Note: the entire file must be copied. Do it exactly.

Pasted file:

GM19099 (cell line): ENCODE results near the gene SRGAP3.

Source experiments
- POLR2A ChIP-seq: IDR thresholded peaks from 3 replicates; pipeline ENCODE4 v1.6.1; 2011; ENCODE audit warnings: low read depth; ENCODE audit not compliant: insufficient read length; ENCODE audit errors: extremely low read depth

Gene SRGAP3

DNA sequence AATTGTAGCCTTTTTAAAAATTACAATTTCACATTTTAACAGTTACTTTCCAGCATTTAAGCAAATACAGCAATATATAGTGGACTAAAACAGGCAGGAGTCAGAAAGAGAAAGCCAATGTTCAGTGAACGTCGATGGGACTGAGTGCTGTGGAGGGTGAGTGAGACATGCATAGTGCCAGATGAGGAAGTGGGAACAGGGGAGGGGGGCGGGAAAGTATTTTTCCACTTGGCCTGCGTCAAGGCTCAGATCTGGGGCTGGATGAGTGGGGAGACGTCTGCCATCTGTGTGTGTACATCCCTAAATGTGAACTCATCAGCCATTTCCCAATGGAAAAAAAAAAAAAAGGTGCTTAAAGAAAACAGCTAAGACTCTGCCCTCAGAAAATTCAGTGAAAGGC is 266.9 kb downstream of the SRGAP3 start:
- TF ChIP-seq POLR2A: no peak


GM19099 (cell line): ENCODE results near the gene SRGAP3.

Source experiments
- POLR2A ChIP-seq: IDR thresholded peaks from 3 replicates; pipeline ENCODE4 v1.6.1; 2011; ENCODE audit warnings: low read depth; ENCODE audit not compliant: insufficient read length; ENCODE audit errors: extremely low read depth

Gene SRGAP3

DNA sequence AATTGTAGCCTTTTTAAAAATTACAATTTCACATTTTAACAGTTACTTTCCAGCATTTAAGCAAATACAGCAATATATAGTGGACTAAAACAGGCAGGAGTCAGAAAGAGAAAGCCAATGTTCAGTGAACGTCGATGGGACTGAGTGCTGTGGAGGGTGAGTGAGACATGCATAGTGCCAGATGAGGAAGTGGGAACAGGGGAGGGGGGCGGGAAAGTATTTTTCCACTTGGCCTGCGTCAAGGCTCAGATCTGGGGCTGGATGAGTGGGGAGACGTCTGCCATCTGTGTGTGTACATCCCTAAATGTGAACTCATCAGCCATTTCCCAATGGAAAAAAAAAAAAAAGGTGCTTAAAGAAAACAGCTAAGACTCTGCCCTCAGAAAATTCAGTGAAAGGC is 266.9 kb downstream of the SRGAP3 start:
- TF ChIP-seq POLR2A: no peak